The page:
Side Note: Working overly wet soils destroys organic matter and adds to soil compaction. Adding fresh non-composted organic matter such as raw wood chips high in cellulose will require additional nitrogen to compensate for the amount used by microbes breaking down the cellulose fibers.
Phosphorus is an important macro nutrient used in the storage and transfer of energy in the plant. It is essential in every metabolic growth process, protein synthesis, sugar development, and in nitrogen fixation. It is crucial for new root development. Optimum phosphorus levels are needed for rapid seedling and root growth, winter hardiness, disease resistance, efficient water use, early maturity, and maximum yield. Phosphorus needs to be placed and incorporated where it will be used; as it is less mobile in the soil than any other nutrient. It does not leach down in the soil profile like the macro nutrients nitrogen and potassium. Some cover crops can move phosphorus to deeper areas of the soil, where it will become available for other crops only after the cover crop roots decay. This is why cover crops should be plowed down and incorporated; rather than being left as a perennial row cover.
Phosphorus becomes immobilized at low pH by large concentrations of aluminum, zinc and iron, and at high pH by too much calcium. Soils with high levels of Al, Zn, or Fe may need additional P applications to counter balance and provide adequate levels for optimal plant growth.
Soft rock phosphate is the fastest working phosphate. 300#/acre is the normal recommended minimum application. Up to 2000#/acre of soft rock phosphate is often incorporated in severely deficient soil types. Phosphites are not the same as phosphates! (Read More) A complete soil test may contain two phosphorus tests:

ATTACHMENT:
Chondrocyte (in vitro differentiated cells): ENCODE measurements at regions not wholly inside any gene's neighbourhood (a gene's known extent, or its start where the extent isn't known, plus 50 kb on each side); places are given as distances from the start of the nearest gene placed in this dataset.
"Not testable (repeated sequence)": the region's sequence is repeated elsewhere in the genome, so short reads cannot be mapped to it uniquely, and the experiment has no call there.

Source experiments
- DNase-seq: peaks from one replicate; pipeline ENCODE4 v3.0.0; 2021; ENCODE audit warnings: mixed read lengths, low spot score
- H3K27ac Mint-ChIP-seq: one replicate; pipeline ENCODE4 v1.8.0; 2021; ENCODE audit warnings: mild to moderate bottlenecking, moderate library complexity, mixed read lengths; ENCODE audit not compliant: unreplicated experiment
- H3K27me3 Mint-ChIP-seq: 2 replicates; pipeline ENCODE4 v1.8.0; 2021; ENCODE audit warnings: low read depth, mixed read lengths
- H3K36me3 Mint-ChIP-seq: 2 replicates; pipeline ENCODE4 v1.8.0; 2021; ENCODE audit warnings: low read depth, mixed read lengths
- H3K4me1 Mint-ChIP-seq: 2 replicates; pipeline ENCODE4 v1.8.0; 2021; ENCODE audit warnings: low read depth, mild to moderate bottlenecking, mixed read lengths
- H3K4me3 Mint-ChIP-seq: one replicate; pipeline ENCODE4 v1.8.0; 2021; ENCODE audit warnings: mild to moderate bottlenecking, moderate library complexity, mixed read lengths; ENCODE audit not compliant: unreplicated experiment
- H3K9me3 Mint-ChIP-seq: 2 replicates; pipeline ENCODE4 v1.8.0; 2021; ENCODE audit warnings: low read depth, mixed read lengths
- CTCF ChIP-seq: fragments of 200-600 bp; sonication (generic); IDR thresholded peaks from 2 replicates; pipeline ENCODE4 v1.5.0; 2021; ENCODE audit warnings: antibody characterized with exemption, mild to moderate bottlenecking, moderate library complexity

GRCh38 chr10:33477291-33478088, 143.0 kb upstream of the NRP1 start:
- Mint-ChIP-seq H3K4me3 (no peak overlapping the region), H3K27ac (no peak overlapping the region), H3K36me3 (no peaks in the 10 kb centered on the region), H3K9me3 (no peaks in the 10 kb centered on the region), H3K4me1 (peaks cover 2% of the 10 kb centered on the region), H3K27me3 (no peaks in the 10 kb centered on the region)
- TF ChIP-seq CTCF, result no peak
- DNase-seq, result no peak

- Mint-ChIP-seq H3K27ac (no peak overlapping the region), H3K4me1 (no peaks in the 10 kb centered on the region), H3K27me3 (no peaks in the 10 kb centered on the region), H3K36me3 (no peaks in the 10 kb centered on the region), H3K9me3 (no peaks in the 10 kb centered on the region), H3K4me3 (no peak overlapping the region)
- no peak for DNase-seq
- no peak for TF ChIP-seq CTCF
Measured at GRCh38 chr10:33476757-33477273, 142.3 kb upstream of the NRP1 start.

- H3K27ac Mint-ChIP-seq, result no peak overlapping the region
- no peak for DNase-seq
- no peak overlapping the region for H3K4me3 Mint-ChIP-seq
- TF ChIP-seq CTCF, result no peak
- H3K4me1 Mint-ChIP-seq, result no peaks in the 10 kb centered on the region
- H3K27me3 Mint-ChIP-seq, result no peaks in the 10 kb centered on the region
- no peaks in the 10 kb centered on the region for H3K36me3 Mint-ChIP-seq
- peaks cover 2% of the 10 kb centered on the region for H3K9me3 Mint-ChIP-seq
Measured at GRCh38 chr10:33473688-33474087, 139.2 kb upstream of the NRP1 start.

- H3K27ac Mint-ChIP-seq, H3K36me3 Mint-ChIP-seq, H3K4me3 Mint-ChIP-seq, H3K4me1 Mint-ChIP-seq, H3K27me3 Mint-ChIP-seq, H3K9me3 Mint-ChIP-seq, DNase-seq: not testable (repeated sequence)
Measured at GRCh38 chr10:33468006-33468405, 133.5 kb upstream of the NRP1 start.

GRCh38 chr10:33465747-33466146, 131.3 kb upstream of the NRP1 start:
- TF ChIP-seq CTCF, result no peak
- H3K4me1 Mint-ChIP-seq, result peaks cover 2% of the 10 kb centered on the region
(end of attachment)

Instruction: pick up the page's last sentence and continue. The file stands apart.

Potassium is a macro nutrient that regulates the pace of plant metabolic activities. It is essential for photosynthesis and protein synthesis as well as carbohydrate transport and storage. It promotes root sugar reserves, winter hardiness, cell development, strong cellular walls and stems. Potassium improves water use efficiency, increases yield, improves crop quality, and reduces incidence of disease. Potassium is mobile within a plant and can translocate from older leaves to newer growth. Soluble potassium is easily leached from soil profiles and needs to be replaced annually; like nitrogen.
Most soils have less than 1% of the existing potassium available due to insufficient microbial activity and organic matter content. There are about 30,000 to 50,000 lbs. per acre of potassium in an average soil, but most of this is not plant available until microbial activity releases it. It is possible to release small amounts of potassium over time by increasing microbial activity with compost, compost tea and cover crops. It is the second most probable nutrient to be deficient after nitrogen.